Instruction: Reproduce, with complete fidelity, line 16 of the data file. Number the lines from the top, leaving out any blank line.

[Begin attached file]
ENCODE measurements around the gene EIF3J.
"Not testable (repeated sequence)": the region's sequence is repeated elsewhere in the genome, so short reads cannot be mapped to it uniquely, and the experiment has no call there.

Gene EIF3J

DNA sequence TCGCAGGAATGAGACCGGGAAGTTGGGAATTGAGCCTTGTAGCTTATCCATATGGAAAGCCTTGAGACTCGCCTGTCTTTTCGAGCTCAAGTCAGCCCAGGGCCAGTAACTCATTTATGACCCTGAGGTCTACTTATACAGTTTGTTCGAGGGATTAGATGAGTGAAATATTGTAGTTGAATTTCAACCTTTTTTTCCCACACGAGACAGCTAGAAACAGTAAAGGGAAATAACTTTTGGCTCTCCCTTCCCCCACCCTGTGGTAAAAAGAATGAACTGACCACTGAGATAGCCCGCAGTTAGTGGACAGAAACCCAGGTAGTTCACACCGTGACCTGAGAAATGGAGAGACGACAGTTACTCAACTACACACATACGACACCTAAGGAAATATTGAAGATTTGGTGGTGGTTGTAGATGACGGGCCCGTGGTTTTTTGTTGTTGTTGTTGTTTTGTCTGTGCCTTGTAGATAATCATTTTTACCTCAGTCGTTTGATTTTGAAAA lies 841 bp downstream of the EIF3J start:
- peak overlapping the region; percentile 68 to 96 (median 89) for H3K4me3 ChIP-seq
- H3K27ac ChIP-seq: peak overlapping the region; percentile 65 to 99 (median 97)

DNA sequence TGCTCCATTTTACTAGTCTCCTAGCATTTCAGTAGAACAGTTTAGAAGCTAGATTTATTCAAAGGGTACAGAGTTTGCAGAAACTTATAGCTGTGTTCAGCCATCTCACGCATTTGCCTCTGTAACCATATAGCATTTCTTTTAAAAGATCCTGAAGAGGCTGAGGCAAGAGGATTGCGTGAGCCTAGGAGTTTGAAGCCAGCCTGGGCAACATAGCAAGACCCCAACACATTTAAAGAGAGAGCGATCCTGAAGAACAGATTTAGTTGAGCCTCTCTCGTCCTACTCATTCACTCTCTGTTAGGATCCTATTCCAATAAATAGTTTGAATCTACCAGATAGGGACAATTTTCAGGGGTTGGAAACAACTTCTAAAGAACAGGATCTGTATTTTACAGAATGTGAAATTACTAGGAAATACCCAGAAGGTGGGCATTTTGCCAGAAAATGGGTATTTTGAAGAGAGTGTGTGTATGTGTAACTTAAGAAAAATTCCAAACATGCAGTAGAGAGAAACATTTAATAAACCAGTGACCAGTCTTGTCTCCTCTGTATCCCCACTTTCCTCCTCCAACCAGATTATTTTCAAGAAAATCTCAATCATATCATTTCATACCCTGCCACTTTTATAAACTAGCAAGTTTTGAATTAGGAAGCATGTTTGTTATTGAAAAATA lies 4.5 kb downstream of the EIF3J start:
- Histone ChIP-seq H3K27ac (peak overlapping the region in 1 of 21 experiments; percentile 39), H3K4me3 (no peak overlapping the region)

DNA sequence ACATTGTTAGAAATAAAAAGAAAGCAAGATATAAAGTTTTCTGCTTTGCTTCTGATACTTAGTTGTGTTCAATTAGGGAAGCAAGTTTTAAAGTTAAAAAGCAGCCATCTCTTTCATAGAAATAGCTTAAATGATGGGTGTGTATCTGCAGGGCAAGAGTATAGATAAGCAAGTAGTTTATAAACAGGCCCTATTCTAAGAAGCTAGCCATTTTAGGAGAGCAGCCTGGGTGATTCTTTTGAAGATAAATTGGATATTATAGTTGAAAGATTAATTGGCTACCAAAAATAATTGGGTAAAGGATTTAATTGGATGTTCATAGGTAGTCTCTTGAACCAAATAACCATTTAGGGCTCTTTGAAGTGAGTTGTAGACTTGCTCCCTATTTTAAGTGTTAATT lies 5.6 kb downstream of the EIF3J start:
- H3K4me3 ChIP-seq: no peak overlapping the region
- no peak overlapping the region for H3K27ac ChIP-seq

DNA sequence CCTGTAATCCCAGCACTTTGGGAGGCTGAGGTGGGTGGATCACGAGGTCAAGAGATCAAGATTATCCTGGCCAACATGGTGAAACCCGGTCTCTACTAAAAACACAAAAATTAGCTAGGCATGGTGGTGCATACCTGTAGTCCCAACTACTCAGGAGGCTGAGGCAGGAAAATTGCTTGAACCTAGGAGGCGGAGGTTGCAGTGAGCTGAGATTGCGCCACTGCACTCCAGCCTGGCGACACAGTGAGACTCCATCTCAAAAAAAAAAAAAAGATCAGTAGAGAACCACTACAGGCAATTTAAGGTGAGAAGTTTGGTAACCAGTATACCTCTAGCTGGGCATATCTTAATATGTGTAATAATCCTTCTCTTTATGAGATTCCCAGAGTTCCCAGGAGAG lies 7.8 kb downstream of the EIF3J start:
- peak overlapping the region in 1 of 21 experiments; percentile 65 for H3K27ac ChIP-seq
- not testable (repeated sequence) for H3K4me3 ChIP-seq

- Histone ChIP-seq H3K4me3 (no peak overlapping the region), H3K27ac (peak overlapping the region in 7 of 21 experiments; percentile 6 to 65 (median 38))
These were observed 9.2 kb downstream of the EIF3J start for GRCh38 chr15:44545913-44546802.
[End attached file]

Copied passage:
These were observed 9.2 kb downstream of the EIF3J start for GRCh38 chr15:44545913-44546802.